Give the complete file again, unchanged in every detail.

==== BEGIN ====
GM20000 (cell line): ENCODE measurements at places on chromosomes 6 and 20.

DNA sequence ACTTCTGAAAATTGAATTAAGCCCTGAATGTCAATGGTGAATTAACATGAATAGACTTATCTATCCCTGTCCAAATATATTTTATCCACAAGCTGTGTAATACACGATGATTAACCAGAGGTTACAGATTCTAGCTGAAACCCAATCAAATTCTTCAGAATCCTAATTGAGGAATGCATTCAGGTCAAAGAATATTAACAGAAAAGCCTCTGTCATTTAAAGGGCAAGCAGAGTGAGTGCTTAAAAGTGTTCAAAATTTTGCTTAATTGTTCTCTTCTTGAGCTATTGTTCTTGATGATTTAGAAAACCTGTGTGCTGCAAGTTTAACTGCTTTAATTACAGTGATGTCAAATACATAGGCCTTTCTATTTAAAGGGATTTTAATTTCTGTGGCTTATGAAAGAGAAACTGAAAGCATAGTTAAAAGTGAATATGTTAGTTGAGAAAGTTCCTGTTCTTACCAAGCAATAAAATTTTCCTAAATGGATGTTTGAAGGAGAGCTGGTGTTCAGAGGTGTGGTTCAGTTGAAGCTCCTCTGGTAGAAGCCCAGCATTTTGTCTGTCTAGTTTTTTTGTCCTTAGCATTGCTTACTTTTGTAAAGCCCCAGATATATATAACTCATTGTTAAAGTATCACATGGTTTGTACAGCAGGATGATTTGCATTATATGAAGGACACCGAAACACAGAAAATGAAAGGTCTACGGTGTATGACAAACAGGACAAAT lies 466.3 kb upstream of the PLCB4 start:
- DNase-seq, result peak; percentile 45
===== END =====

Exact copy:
GM20000 (cell line): ENCODE measurements at places on chromosomes 6 and 20.

DNA sequence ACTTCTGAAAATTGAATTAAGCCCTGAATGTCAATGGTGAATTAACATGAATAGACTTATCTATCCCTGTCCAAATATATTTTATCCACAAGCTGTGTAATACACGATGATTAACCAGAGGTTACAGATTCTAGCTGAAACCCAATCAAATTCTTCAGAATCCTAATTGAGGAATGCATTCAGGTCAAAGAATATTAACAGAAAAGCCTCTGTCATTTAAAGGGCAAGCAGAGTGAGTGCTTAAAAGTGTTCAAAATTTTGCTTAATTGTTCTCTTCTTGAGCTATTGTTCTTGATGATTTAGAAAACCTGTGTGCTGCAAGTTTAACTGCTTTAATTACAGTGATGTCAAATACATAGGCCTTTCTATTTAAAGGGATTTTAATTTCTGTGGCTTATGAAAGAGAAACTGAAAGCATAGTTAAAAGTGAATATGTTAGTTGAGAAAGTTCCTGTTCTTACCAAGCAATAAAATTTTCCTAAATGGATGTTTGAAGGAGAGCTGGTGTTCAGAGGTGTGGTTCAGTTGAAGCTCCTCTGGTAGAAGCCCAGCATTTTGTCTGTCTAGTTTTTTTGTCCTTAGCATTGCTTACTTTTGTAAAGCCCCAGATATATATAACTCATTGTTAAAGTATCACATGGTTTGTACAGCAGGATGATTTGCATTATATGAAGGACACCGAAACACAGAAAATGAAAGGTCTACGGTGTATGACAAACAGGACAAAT lies 466.3 kb upstream of the PLCB4 start:
- DNase-seq, result peak; percentile 45